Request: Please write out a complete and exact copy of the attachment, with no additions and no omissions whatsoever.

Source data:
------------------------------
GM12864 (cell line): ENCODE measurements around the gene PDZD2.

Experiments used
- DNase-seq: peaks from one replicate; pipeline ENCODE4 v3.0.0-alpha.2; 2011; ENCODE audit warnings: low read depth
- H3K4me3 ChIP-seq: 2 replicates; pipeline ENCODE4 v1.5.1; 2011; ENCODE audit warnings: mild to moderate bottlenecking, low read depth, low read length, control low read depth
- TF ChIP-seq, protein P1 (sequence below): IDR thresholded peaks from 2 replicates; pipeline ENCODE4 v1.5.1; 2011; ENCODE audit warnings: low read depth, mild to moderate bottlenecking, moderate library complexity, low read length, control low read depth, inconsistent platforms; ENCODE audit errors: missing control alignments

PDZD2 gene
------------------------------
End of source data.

GM12864 (cell line): ENCODE measurements around the gene PDZD2.

Experiments used
- DNase-seq: peaks from one replicate; pipeline ENCODE4 v3.0.0-alpha.2; 2011; ENCODE audit warnings: low read depth
- H3K4me3 ChIP-seq: 2 replicates; pipeline ENCODE4 v1.5.1; 2011; ENCODE audit warnings: mild to moderate bottlenecking, low read depth, low read length, control low read depth
- TF ChIP-seq, protein P1 (sequence below): IDR thresholded peaks from 2 replicates; pipeline ENCODE4 v1.5.1; 2011; ENCODE audit warnings: low read depth, mild to moderate bottlenecking, moderate library complexity, low read length, control low read depth, inconsistent platforms; ENCODE audit errors: missing control alignments

PDZD2 gene